Turn left on Jungarno delle Grazie until you reach the ancient columns of Piazza di Giudici. Finish at the Uffizi (9) (00 39 055 238 8651;; 8.15am-6.50pm Tuesday to Sunday; €8, advance booking recommended), the finest gallery in the city with works by Leonardo Da Vinci and The Birth of Venus by Botticelli.

Mercato Centrale (Rex Features)

Lunch on the run

Far more than just a food court, the first floor of the Mercato Centrale (10) at Via del Ariento (00 39 055 239 9798;; 10am-midnight, closed Sundays) is a treasure trove for foodies. Under its wrought iron roof are 26 splendid stalls serving everything from delicious pizzas topped with Italian sausage and turnip greens (€11) to hearty bowls of tagliatelle drizzled with truffle oil (€4). Make your selection and wash down with a glass of Tuscan red wine (€4).

Window shopping

Prepare to splash some serious cash. Florence is filled with top-quality independent retailers, and the sidestreets around Palazzo Pitti have some of the most interesting. Stroll down Oltrarno’s Sdrucciolo dei Pitti (11) for a mix of fashion and antiques. On the other side of the Arno, Via di Parione (12) is known for high-end designers while the souk-like San Lorenzo Market (13) at Piazza San Lorenzo specialises in leather goods. Typical opening hours are 10am-7pm, and most stores are closed on Sundays.

An aperitif

Order a glass of prosecco (€5) at Ricchi (14), Piazza di Santo Spirito 8 (00 39 055 280830;; open 7am-10pm daily) and savour the views of the 15th-century Basilica di Santo Spirito (15) from an outdoor table.

Mounted on the walls inside, meanwhile, are dozens of framed entries from a recent competition to redesign the façade of the landmark church. The creative efforts include a starry night sky and a bold rainbow motif.

Dine with the locals

Typical Tuscan fare awaits at blink-and-miss-it Ristorante Il Pennello (16) at Via Dante Alighieri 4 (00 39 055 294848;; 7-10pm daily). Dishes include wild boar with polenta and peposo – beef cooked for three hours in red wine. Mains from €9.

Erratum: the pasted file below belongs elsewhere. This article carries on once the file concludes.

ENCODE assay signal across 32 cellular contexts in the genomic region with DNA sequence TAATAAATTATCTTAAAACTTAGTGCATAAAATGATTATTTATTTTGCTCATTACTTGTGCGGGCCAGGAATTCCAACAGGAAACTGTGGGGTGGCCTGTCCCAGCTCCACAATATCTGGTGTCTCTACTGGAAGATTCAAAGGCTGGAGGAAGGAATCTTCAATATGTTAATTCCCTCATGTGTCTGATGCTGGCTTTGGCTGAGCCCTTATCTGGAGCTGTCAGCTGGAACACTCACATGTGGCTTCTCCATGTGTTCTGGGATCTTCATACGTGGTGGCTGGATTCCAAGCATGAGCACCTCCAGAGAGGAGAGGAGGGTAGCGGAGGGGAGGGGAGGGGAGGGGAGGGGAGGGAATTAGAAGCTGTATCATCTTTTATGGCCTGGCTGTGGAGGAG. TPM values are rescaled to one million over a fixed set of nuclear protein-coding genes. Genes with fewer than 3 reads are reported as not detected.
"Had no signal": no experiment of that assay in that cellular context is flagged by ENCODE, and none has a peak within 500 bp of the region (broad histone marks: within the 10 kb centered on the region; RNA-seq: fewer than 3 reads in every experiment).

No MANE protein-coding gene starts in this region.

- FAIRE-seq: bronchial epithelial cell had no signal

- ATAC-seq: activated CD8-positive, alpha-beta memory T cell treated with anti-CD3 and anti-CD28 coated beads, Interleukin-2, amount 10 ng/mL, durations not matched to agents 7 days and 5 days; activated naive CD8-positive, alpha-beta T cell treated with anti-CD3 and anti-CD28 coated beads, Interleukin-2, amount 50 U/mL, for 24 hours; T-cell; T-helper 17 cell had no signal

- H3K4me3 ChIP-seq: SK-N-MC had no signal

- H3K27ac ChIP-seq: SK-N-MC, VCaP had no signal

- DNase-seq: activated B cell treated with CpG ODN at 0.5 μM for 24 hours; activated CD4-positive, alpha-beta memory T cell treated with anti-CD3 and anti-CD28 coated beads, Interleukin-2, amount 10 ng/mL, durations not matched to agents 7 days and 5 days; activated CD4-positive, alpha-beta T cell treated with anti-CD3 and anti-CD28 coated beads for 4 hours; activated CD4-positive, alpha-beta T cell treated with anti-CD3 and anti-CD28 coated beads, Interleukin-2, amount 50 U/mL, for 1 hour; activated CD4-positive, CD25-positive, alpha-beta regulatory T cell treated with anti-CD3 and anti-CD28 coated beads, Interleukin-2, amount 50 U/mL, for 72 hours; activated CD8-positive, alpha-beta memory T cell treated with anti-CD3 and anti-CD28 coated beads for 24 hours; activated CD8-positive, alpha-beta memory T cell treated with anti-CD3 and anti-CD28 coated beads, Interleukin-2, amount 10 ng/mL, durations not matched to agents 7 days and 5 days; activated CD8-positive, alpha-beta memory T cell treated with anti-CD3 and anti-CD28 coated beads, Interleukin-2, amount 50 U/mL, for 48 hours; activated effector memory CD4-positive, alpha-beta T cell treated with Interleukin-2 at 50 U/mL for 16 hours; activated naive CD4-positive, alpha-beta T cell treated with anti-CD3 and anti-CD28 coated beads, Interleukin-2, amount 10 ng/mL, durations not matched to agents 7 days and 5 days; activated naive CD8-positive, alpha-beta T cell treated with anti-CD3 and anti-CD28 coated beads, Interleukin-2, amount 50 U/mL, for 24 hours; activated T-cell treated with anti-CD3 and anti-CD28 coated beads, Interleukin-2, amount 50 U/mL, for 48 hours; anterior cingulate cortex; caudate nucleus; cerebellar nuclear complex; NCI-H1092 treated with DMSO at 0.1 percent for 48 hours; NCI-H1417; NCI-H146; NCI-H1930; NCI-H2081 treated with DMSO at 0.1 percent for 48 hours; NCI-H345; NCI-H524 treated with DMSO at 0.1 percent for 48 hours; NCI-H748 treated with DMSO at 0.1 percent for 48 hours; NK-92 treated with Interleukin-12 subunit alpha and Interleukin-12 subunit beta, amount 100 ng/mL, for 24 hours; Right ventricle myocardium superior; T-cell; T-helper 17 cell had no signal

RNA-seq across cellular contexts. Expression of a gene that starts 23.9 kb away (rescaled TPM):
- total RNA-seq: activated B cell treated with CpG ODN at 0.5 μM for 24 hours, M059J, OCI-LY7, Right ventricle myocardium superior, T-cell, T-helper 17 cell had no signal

Dating from 1869, Trattoria Sostanza (17) at Via della Porcellana 25 (00 39 055 212691; 7.30pm-10.30pm daily) is a rustic spot popular for its Florentine steak.

Save room for a scoop of tiramisu gelato from Grom (18), at Via del Campanile 2 (00 39 055 216158;; 10.30am-11pm daily). From €2.50.

Day two

Sunday morning: go to church.

It’s got to be the Duomo (19) at Piazza del Duomo (00 39 055 215380;; 1.30pm-4.45pm Sunday, 10am-4pm other days; free). Built on the site of a 7th-century church and dedicated to Santa Maria del Fiore, the cathedral is a masterpiece of Italian gothic architecture that was completed in the 1400s after 200 years of work.

Stand under Brunelleschi’s dome or climb the 436 steps to the top for a closer look at Vasari’s fresco of the Last Judgement. Visitors are welcome to attend Sunday mass, which takes place at 9am and noon.

Out to brunch

Be prepared to queue at All’ Antico Vinaio (20) at Via dei Nevi 76 (00 39 055 238 2723;; 11am-10.30pm daily), but the sandwiches are well worth the wait. This no-frills eatery feeds a steady stream of hungry locals throughout the day, as it has for a century. Expect Tuscan treats on steaming focaccia straight out the oven; the most popular is La Favolosa (The Fabulous One) with salami, pecorino cheese, aubergine and artichoke cream. Sandwiches from €5.

Cultural afternoon

In addition to the Uffizi (9) and the Accademia (8), there are a number of lesser-known cultural spots that are well worth a look. Get a taste of the early Renaissance period at the Cappella Brancacci inside the church of Santa Maria del Carmine (21) at Piazza del Carmine (00 39 55 276 8224;; 1-5pm Sunday, 10am-5pm other days; €6). The walls of this tiny chapel are decorated with accomplished frescos by Masolino da Panicale and Filippino Lippi that depict the life of St Peter and were sketched throughout the 1400s.

A walk in the park

Dotted with Roman statues and sculptures from the 16th and 17th centuries, the sublime Boboli Gardens form part of the Pitti Palace (22)(00 39 055 229 8732; 8.15am-4.30pm daily; €7). This was once the private escape of the Grand Duke of Tuscany. These days, its landscaped lawns and fanciful fountains are open to all.

Icing on the cake

Once home to the wealthy Davizzi family in the mid-14th century, the Palazzo Davanzati (23) at Via Porta Rossa 13 (00 39 055 238 8610; 8.15am-13.50pm daily; €2) has been meticulously restored. It offers a wonderful insight into a grand old Florentine home. Inside the medieval tower are opulent reception rooms and bedrooms filled with furniture and art from the period.

by NICK BOULOS source